Reimagined Series: Now | Strafe Creative

Reimagined Series

NOW: The forgotten desktop experience

DesignReimagined SeriesUser Experience

Following on from the Zoe dashboard, we thought we would keep our focus on the user experience, but this time, we are looking at the content streaming service provided by NOW (formerly NowTV) and how the desktop user experience just doesn’t meet user needs.

Although there has been a huge surge in users accessing subscription-based streaming services via their mobile devices, there are still plenty of users who are viewing online channels using their desktop computers.

NOW was analysed and reimagined by:

  • Ross Davies


  • Alex Whelbourne

    Project Manager

  • Adam Drake



We can all agree that for many reasons the recent Covid-19 pandemic led to an increase in online content streaming. For many, it was being locked out of all live professional sports games that encouraged consumers to satisfy their sporting thirst via sports streaming subscriptions, with some, including a few Strafe team members, opting for NOW’s Sky Sports package as it appeared to fit the bill!

Although the sports streaming experience varies slightly from device to device, the user experience seems to be relatively similar, that is until they are viewed on desktop computers. Now we aren’t looking at redesigning the full desktop offering, we just believe that the desktop user journey is unnecessarily hampered and that the NOW service could benefit from some key improvements that will make the user’s (our) life easier. After all, watching sports is stressful enough, right?

A split user journey...

One of the main issues is that the desktop user journey appears to be split between both the browser experience of the NOW website and the NOW Player app. The choice to bounce between the two platforms not only results in a clunky and counterintuitive user experience for desktop viewers but also lengthens the user journey unnecessarily.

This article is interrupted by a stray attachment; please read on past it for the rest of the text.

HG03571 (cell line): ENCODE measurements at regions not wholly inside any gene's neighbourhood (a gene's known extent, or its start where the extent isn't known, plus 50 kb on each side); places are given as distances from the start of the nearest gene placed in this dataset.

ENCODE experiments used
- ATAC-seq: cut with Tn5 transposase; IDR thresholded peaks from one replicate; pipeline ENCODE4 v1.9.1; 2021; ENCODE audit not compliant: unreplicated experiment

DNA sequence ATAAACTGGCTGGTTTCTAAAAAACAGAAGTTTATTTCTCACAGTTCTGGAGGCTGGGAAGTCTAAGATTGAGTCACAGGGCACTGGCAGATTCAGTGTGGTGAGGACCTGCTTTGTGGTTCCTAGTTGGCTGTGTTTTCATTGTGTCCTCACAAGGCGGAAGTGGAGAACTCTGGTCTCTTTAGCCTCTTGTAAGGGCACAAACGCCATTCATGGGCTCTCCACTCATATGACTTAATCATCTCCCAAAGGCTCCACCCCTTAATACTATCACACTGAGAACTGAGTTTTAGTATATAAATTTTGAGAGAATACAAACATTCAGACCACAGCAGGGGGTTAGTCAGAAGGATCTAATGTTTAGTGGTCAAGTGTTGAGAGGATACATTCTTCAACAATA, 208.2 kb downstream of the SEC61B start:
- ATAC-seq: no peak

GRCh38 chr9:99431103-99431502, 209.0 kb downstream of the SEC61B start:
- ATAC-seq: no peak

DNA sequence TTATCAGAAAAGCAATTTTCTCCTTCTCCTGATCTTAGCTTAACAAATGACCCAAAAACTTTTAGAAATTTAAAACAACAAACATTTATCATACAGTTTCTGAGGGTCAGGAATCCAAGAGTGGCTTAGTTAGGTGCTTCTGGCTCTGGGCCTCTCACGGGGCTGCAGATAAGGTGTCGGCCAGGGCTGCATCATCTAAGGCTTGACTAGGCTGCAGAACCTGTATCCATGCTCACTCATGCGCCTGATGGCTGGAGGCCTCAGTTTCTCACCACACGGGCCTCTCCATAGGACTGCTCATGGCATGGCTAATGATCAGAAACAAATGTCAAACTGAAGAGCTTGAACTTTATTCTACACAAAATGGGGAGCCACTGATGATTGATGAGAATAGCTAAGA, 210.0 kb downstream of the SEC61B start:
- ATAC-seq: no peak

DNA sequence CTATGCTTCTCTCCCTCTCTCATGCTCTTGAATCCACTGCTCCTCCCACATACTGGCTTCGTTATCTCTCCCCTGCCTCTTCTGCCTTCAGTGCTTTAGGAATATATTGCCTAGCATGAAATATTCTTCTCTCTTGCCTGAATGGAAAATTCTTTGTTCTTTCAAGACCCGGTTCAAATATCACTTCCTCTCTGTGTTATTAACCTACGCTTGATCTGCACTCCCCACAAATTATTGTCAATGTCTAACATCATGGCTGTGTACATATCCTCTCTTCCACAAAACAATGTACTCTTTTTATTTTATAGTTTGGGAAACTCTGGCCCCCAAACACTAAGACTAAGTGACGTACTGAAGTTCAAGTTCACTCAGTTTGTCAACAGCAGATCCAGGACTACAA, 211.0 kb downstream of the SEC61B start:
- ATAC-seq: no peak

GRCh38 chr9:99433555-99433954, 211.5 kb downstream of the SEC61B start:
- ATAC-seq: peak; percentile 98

Simply put, each platform handles a specific part of the user journey; the NOW website is used for browsing content and accessing account functions, whereas the NOW player app solely functions to receive and display streams. One inconvenience of this is that the user is required to flick through channels or content using the web browser before the NOW player desktop app is engaged to display the chosen stream.

Unlike many other on-demand streaming services like Netflix and BBC iPlayer, who champion browser-streaming, it also appears that NOW’s streaming service experience is dependent on security and legal restrictions. Due to NOW’s rights agreements with content providers, all content must be transmitted to the user via a local application.

Let’s centralise the user experience...

With so many ways to access NOW, it is common for viewers to use the Xbox app or the mobile iOS app. Contrasting to the desktop experience, both Xbox and iOS applications seem to follow the more usual ‘sign in, browse, and watch’ user journey, a concept not exclusive to NOW and one which has been utilised by other desktop apps like Apple TV, who prove that it works seamlessly when implemented correctly.

Surely understanding that there is no scope for NOW to support in-browser streaming, it would make sense to expand the desktop NOW Player app to include more functionality and create a user experience consistent across all devices and platforms.

You can see our simplified login screen concept below.

Taking into consideration the issues highlighted above, we have looked to streamline the process within the NOW Player app. We did this on the basis that if a user has the NOW Player app downloaded on their desktop computer, it is likely that they have a NOW subscription and want to use the app to stream content.

As the current app doesn’t have any browsing functionality, we looked to the desktop website for guidance on all additional requirements. As previously mentioned, although the existing service design works well, some small changes to a variety of existing elements could really help improve the user journey and provide some much-needed personalisation.

First, we decided to expand the sign-in area from a small ‘functional’ login box to a full-page experience, drawing more attention to the page as a whole which we envisage could be used to promote seasonal or special content at this key touchpoint. We have, however, kept a link to the main site to account for new visitors who may still need to sign up and create a NOW account.

A home screen tailored to you...